In the 19th century, the city grew rapidly and by 1900 it had a population of 160,000. The wide boulevards were paved and its chief industries were the working of metals and marble, fostered by a school of art founded in 1868.[13] The city had three colleges, including a Sanskrit college (1865) and a girls' school (1867) opened during the reign of the Maharaja Ram Singh II.[23][24]

Large areas of the city including the airport were flooded in August 1981, resulting in the death of eight people and much damage to the city's Dravyavati River.[25] The floods were caused by three days of cloud burst that produced more rain than the annual average.[26]



Jaipur is located in the northeastern part of Rajasthan and covers a total area of 467 square kilometres (180 sq mi). The city is surrounded by fertile alluvial plains to the east and south and hill chains and desert areas to the north and west.[27][28] Jaipur generally slopes downwards from north to south and then to the southeast.[29] The city is surrounded by the Nahargarh hills in the north and Jhalana in the east, which is a part of the Aravalli range.[29]

Dravyavati river is the primary drainage channel which by 2014 had degenerated into an untreated sewage nallah. To address this issue, a contract for the rejuvenation of the river was awarded to a consortium comprising Tata Projects and the Shanghai Urban Construction Group by the JDA.[30] A 13-km stretch of Dravyavati riverfront out of 47.5 km was opened for residents in 2018[31] and the remaining project was completed in 2022.[32]


Jaipur has a monsoon-influenced hot semi-arid climate (Köppen climate classification BSh) with long, extremely hot summers and short, mild to warm winters. Annual precipitation is over 625 millimetres or 25 inches, falling mostly in July and August due to the southwest monsoon, causing the average temperatures in these two months to be lower compared to drier May and June. During the monsoon, there are frequent, heavy rains and thunderstorms, but flooding is not common. The highest temperature ever recorded was 49.0 °C (120.2 °F), on 23 May 1994. The city's average temperature remains below 20 °C or 68 °F between December and February. These months are mild, dry, and pleasant, sometimes chilly. The lowest temperature ever recorded was −2.2 °C (28.0 °F) on 31 January 1905, 1 February 1905 and 16 January 1964. Jaipur, like many other major cities of the world, is a significant urban heat island zone with surrounding rural temperatures occasionally falling below freezing in winters.[33]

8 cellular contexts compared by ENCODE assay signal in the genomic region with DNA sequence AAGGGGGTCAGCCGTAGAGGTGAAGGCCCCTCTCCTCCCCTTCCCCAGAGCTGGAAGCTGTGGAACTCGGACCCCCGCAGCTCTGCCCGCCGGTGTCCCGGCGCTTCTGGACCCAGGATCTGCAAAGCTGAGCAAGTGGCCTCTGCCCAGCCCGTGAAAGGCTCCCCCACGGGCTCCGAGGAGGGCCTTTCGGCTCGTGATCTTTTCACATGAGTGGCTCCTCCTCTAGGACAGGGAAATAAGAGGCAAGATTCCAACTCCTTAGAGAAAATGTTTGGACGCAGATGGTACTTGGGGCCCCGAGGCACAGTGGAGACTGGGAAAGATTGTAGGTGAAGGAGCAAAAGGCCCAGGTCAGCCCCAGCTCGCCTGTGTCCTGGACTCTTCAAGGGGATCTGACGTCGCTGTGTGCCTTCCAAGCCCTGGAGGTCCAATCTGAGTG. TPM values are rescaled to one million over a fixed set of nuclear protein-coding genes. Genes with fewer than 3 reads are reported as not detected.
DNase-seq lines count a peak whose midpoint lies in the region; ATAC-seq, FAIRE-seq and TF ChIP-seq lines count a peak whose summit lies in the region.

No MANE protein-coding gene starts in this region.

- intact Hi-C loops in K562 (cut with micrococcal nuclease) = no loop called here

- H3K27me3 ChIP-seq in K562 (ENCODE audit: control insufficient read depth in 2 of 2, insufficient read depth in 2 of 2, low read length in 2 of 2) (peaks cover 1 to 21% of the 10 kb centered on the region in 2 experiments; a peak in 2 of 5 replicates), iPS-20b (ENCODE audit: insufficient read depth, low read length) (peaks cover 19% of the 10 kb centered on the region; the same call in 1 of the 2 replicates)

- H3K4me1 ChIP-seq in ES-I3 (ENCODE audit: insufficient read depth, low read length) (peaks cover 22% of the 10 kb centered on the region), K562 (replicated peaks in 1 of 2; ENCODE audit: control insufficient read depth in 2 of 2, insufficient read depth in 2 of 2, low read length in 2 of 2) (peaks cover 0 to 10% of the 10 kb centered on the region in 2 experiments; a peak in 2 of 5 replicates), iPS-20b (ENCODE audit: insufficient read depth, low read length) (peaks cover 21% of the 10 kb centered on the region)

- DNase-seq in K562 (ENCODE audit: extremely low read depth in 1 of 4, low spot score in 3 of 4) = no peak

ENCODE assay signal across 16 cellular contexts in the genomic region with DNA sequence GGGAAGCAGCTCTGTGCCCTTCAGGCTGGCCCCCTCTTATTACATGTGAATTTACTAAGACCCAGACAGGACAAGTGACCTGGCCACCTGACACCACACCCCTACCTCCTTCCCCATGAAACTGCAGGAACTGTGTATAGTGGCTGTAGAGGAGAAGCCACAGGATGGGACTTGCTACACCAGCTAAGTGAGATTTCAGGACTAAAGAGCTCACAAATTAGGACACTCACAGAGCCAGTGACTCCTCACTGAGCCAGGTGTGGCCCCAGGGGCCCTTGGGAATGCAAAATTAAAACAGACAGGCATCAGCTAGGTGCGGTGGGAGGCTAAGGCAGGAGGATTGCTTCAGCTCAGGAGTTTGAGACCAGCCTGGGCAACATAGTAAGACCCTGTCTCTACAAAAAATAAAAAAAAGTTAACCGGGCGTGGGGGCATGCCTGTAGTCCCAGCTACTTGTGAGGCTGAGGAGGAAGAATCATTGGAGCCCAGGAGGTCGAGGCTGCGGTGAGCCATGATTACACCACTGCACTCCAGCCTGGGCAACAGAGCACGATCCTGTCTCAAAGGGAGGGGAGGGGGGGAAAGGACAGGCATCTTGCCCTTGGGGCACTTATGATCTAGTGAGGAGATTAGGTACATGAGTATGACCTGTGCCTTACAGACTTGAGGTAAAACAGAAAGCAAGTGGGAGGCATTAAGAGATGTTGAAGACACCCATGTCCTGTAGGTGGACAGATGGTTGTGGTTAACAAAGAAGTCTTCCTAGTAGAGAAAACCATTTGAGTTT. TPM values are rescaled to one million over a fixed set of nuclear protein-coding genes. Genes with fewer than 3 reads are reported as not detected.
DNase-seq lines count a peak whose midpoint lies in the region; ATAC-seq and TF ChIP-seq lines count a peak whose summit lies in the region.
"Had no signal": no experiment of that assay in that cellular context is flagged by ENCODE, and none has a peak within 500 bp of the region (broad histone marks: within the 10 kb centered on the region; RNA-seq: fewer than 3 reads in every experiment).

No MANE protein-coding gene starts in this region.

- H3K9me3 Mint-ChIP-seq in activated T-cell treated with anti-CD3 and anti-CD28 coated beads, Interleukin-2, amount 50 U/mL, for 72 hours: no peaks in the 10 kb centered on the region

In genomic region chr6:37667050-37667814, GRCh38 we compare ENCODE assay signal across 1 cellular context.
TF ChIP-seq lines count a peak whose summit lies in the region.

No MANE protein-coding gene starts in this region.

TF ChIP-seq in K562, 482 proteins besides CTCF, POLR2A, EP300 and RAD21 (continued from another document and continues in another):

Climate data for Jaipur (Jaipur International Airport) 1981–2010, extremes 1952–2012
Month Jan Feb Mar Apr May Jun Jul Aug Sep Oct Nov Dec Year
Record high °C (°F) 31.7
Mean maximum °C (°F) 27.2
Mean daily maximum °C (°F) 22.6
Mean daily minimum °C (°F) 8.6
Mean minimum °C (°F) 3.8
Record low °C (°F) −2.2
Average rainfall mm (inches) 5.5
Average rainy days 0.6 0.9 0.7 0.9 1.3 4.2 9.8 9.4 4.8 1.2 0.2 0.3 34.3
Average relative humidity (%) (at 17:30 IST) 37 29 21 17 19 33 60 67 50 31 34 39 36
Average dew point °C (°F) 6
Average ultraviolet index 5 7 9 11 12 12 12 12 10 8 6 5 9.1
Source 1: India Meteorological Department[34][35][36] Climate of Jaipur[37] Time and Date (dewpoints, 2005–2015)[38]
Source 2: Weather Atlas[39]


Historical population
1881 142,600—    
1891 158,900+11.4%
1901 160,000+0.7%
1911 137,100−14.3%
1921 120,200−12.3%
1931 144,200+20.0%
1941 175,800+21.9%
1951 291,000+65.5%
1961 403,400+38.6%
1968 533,200+32.2%
1971 636,800+19.4%
1981 1,004,700+57.8%
1991 1,518,200+51.1%
2001 2,322,575+53.0%
2011 3,073,350+32.3%
Source: Census of India[40][41][42]

According to the provisional report of 2011 census, Jaipur city had a population of 3,073,350.[42] The overall literacy rate for the city is 84.34%. 90.61% males and 77.41% females were literate.[42] The sex ratio was 898 females per 1,000 males & the child sex ratio was recorded 854.[42] However, the population of the city is expected to grow up to around 39.1 lakhs (3.91 million).


The official language of Jaipur is Hindi and the additional official language is English.[4] The native and main dialect of the city is Dhundari. The Marwari and Standard Hindi dialects are also spoken, along with English.[5][43]


Religion in Jaipur City (2011)
Religion Percent(%)

According to the 2011 census, Hindus form the majority religious group accounting for 87.9% of the city's population, followed by Muslims (8.6%), Jains (2.4%) and others (1.2%).[44]